Helping Our Pets During the Fireworks
It’s probably safe to say that our Independence Day festivities are going to be big this year. With our country getting back on its feet after the pandemic, folks are keen to see and celebrate with family and friends. Many may be inclined to go ‘big’ on the firecrackers this summer.
We get that…but our pets don’t.
Do You Hear What I Hear?
Even though some pets appear to have ‘selective hearing’, dogs, in particular, have a very acute audible range. Comparatively, humans are nearly deaf. So, just for a moment, imagine having a microphone and a cranked-up amplifier of the sound of fireworks right next to you. Would you think that it might be too loud? Probably so. This could be a good way to empathize with your dog (cats too) when it comes to using fireworks.
As humans, we know that we’re about to hear loud noises and can protect our ears in preparation. Each and every ‘POP’, ‘BANG’, ‘BOOM’ is a surprise to our animals, so they can get understandably upset. With the smells of smoke and the vibrations from being in close proximity to the massive public pyrotechnic displays, to them, the world is coming to an end.
“More pets run away on the Fourth of July than any other day, so you should take extra steps to ensure their safety.” ~CesarsWay.com
Animals process things differently than humans do. If loud noises are used with a dog or cat for disciplinary purposes, how will they know the difference between fireworks? If they bolt out of fear, they could put themselves, or the children chasing them, in danger.
What NOT to Do…
If your dog or cat is already particularly anxious, fireworks could just send them over the edge.
- Don’t punish the dog for being frightened.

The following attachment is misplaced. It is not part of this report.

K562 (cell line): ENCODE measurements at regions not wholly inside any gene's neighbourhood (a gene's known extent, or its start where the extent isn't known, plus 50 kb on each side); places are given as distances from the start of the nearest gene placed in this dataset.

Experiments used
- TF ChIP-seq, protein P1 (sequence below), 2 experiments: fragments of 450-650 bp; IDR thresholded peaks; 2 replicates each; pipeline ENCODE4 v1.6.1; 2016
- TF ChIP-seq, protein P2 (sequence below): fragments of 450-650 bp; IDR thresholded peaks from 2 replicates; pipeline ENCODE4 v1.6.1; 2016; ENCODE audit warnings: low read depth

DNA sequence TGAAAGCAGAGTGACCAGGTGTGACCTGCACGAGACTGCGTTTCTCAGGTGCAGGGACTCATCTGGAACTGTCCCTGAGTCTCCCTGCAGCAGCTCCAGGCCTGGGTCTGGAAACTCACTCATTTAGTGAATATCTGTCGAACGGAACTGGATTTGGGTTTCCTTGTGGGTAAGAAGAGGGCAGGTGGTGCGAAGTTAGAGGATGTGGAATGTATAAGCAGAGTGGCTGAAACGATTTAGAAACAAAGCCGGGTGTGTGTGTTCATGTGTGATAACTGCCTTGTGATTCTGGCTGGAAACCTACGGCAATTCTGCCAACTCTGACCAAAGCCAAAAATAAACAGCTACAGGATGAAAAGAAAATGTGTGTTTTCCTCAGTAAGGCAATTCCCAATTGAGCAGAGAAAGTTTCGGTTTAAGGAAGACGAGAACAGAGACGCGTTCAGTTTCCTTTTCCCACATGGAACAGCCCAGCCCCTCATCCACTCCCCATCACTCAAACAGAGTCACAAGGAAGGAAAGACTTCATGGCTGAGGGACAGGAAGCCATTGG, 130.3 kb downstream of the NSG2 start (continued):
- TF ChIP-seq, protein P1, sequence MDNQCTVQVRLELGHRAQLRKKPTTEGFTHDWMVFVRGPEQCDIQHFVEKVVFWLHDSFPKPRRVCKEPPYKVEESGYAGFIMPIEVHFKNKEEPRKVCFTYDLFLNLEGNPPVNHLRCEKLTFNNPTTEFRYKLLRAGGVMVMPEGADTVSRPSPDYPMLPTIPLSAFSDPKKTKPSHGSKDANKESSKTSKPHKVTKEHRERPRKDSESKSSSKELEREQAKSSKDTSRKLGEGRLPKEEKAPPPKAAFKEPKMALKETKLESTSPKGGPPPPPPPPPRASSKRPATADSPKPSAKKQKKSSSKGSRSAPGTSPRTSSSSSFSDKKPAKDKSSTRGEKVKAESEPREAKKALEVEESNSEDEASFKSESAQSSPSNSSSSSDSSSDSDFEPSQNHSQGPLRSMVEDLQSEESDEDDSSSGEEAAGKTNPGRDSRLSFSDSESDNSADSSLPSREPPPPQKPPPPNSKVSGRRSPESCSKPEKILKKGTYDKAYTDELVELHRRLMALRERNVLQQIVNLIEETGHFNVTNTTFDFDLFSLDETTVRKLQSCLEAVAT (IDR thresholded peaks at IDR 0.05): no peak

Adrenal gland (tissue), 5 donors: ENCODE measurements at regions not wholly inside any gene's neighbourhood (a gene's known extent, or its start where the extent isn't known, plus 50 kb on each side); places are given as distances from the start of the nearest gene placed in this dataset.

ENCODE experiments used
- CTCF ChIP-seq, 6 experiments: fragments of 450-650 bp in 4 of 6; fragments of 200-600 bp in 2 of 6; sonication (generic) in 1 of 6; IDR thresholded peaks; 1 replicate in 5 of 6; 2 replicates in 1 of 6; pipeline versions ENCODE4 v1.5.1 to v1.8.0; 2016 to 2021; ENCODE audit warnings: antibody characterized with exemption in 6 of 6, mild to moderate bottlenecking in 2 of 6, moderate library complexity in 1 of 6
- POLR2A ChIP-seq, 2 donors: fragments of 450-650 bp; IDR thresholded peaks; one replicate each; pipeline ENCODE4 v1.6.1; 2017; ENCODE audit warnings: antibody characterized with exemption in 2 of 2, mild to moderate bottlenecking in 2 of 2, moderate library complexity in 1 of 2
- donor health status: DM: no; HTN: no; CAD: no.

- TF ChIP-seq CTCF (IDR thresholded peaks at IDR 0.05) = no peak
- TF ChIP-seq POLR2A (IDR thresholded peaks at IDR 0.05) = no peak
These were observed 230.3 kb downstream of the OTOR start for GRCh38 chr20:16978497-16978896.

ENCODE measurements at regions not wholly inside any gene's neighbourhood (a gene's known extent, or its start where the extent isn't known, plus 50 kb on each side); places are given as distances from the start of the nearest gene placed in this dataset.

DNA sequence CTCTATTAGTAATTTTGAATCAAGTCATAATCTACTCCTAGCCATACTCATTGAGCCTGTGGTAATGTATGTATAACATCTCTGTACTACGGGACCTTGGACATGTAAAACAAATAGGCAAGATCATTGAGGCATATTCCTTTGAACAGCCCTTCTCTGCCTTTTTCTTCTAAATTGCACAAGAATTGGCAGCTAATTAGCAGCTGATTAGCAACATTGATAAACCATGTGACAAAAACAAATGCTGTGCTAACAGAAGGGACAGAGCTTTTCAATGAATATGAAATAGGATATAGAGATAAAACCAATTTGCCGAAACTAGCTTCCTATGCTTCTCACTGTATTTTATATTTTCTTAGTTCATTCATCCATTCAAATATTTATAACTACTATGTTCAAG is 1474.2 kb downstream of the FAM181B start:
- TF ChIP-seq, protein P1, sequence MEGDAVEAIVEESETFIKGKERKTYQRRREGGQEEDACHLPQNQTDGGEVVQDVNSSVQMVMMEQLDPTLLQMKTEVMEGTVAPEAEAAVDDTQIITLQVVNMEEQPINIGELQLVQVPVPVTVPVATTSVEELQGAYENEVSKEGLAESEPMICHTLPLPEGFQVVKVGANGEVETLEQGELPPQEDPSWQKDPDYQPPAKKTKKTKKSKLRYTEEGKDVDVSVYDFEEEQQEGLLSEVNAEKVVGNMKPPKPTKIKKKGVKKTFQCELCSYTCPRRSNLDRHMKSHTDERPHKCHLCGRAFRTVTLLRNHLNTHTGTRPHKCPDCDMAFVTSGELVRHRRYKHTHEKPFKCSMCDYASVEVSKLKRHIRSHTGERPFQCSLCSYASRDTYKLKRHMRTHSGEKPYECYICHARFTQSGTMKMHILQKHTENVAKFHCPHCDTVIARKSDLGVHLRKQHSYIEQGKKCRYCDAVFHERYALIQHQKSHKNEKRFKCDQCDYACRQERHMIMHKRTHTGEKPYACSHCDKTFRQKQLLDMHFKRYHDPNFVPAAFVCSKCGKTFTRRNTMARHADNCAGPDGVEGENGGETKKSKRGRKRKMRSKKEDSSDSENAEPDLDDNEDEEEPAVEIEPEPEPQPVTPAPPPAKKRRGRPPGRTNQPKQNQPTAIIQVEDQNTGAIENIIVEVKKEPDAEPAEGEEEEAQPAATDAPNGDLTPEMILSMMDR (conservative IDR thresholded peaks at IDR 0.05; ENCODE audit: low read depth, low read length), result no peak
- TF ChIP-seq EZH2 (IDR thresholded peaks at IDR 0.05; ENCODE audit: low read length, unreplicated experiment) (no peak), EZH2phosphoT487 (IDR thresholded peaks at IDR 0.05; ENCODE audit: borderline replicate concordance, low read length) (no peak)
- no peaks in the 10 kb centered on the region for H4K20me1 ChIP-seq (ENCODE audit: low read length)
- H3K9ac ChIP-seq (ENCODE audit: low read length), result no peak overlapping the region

- Don’t try to desensitize them by making loud noises. This kind of training takes time and patience to be effective. A few days before a planned event is not enough.
- Don’t force the animal to come out of a hiding place until they’re ready.
Try these instead…
We know you love your pets and want to include them in your family activities. Experts say that the following are best practices for your animals with respect to fireworks.
- Walk and play with them during the day when the fireworks are not as frequent. Love them up.
- Leave them at home if you plan to go to a large gathering or public place with fireworks. Even if your dog is acclimated to these kinds of situations, other dogs in the area may not be. Puppies especially may learn to fear loud noises if another dog is demonstrating that same fear. Best for everyone’s sanity to just keep the pooches at home. Even better if a trusted person can stay with them.
- Give them a place to hide, like a kennel or room where they feel safe. Soundproof the room or area as much as possible, and close windows and shades. If you’re using a kennel box, be sure to leave one part open so they can see out.
- Surround them with favorite toys or even an item of clothing from a family member. Having something to chew on to release anxiety can help curb destructive behavior or self-harm.
- If you must bring your pet, be sure their ID is secure and current in case they runoff. Keep a close eye on them and look for signs of anxiety and stress including:
- Panting and drooling
Make sure someone can sit with them and comfort them in low easy tones. Keep them leashed or safe in a kennel.
We at Clarkston Cleaning want to wish all of you and your pets an enjoyable, happy, and safe 4th.